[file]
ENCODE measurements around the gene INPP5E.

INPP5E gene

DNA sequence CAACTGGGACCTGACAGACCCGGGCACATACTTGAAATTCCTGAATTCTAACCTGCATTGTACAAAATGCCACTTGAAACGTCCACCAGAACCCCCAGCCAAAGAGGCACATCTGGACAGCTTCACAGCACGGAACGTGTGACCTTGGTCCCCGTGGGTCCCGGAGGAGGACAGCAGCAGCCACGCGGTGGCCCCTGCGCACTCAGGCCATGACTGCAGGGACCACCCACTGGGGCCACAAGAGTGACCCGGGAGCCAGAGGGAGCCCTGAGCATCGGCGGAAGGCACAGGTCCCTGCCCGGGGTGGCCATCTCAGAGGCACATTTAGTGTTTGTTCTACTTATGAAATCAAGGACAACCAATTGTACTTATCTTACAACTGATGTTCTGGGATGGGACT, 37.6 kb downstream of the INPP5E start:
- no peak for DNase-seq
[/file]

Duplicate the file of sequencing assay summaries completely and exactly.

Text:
ENCODE measurements around the gene INPP5E.

INPP5E gene

DNA sequence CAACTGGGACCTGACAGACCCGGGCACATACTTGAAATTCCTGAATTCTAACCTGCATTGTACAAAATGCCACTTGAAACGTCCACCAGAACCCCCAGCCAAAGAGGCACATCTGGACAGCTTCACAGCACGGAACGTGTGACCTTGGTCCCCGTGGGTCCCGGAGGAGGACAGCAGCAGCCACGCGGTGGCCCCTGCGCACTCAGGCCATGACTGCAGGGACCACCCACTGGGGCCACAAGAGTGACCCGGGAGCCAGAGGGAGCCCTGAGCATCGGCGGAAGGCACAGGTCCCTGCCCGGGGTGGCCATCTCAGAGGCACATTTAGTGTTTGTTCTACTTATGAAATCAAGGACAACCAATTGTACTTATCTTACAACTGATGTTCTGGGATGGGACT, 37.6 kb downstream of the INPP5E start:
- no peak for DNase-seq